Well I have made a few trials and have concluded to the following observations: If you are using natural sweeteners like liquorice powder, you should be certain that the marmalade can survive outside the fridge…I learnt this the hard way! Also, as the apples have a kind of monotonous flavour it is advisable to use different kinds of apples and to spicy up the marmalade with a cheerful ingredient - orange in my case or ginger or whatever you imagine will be a great combination…
So truth be told, I made five jars of marmalade, using sterilised jars, which I then put in my cupboard…after a couple of weeks the marmalades started forming mould…Why? Because I didn’t use much sugar (instead of putting 5 cups of sugar, I put 3 and 2tbsp of liquorice powder), or store them in the fridge…Unfortunately, sugar acts like a preservative factor (the same as salt)….grrrrrrrrrrrrrrr! Luckily the damage was done only on the top of the marmalades and I threw it away, re-boiled it and used it! Such an agony…for a marmalade!
Ingredients: 8 big apples of various kinds, 5 cups of sugar (as I said, if you are able to store the marmalades in the fridge, you can put 3 cups of sugar and 2tbsp of liquorice sweetener powder), 1 lemon juice, 1 orange, 2 sticks of cinnamon, 30 cloves, 1 pinch of vanilla extract, 1 tsp of aromatic dried fruits used for teas or for cooking (no worries if you don’t have these!)
Peel off the skin and the cores from your apples and keep the residuals in a clean kitchen tulle to enhance the flavour during simmering. In the same tulle, add the dried fruits, the cinnamon and the cloves. Cut the apples in small pieces and keep them in a bowl with two cups of water and the lemon juice to avoid turning brown. Once you peel all your apples, put them (together with the waters) and the tulle with the spices and the cores and skins, in a big pot in law fire. Cover the pot with the cap and let them simmer and wither. Once the apples are soft, remove the tulles, add the sugar (and the liquorice), and let it simmer. You should stir throughout the entire process. Once your apples wither, mash them up and add the vanilla. If you don’t put the orange, normally the process lasts about 45’ in total.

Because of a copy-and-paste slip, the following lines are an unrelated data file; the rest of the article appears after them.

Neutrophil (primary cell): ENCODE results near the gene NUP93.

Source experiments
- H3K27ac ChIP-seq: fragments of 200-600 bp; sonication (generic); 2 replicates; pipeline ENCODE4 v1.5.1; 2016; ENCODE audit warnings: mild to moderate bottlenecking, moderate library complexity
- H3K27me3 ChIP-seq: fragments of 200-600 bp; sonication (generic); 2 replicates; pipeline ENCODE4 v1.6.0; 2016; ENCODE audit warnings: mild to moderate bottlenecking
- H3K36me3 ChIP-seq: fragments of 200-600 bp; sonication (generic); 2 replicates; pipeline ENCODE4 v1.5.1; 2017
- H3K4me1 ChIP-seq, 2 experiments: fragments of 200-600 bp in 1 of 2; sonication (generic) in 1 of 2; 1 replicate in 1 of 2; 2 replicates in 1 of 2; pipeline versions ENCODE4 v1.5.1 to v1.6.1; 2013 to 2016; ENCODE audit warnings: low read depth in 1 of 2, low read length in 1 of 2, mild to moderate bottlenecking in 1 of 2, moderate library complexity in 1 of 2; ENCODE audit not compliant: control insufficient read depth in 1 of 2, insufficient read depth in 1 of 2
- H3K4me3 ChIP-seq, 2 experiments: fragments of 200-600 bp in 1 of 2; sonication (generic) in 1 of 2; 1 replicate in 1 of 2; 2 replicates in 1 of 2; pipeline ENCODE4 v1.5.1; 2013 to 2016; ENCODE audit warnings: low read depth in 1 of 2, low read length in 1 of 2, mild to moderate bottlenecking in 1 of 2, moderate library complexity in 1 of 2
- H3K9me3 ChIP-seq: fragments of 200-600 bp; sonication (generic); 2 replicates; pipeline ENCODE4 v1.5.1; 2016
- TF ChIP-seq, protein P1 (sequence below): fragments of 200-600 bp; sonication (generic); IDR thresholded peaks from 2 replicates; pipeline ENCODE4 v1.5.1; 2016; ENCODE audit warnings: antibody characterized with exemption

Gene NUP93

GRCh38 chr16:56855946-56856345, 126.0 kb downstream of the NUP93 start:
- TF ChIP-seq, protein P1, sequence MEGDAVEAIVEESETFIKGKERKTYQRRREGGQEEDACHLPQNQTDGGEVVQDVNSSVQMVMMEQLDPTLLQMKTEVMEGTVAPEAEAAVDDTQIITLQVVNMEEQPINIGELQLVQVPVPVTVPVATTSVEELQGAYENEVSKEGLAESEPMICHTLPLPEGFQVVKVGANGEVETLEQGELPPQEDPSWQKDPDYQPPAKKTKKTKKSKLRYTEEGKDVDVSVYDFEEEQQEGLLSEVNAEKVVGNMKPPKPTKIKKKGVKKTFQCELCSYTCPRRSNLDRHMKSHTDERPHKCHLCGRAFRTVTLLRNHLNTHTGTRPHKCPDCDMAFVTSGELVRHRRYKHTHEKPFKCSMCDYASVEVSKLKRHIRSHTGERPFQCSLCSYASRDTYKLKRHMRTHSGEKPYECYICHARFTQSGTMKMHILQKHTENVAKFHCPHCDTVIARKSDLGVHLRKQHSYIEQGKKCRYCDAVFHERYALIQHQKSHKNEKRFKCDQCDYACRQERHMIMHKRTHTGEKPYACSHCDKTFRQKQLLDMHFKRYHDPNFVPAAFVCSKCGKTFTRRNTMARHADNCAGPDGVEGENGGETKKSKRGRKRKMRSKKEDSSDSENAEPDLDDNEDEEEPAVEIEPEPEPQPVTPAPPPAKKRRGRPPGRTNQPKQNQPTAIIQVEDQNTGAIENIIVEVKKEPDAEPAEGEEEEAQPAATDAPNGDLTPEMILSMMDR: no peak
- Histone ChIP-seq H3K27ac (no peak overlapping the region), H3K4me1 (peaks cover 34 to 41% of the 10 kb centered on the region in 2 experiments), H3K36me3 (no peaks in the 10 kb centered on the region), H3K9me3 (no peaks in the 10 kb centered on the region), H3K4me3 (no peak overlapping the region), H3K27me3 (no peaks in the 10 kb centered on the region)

If you decide to add the orange, after removing the tulles, you start preparing the orange: clean your orange off its skin, cut it in small pieces and the skin in small, thin slices. Put the orange, the skin slices and the vanilla in the marmalade and let it simmer for an hour. Don’t forget to stir throughout the entire process. The orange skin is kind of intense, but you can skip it or add another aromatic factor such as mastic.
Enjoy with homemade bread and fresh butter!